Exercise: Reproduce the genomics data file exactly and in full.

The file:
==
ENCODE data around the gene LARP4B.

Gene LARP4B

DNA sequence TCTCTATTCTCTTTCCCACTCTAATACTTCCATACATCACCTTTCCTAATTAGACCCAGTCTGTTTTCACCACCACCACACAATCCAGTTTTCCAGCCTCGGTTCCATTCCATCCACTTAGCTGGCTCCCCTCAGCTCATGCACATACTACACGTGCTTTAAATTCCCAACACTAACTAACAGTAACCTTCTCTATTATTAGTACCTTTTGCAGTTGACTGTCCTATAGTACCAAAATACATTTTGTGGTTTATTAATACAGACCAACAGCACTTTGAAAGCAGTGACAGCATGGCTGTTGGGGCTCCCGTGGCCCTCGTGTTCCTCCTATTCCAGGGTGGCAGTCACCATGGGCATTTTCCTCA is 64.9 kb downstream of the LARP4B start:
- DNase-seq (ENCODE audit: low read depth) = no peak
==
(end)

ENCODE data around the gene LARP4B.

Gene LARP4B

DNA sequence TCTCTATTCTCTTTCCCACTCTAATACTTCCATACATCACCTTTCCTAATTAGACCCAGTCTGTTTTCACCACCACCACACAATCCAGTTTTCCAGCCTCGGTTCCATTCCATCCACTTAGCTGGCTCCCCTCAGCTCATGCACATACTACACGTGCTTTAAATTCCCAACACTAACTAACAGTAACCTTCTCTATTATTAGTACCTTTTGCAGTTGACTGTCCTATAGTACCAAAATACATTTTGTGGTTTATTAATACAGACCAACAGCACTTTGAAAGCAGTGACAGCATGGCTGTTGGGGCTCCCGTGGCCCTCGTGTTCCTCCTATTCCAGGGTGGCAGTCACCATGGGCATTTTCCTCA is 64.9 kb downstream of the LARP4B start:
- DNase-seq (ENCODE audit: low read depth) = no peak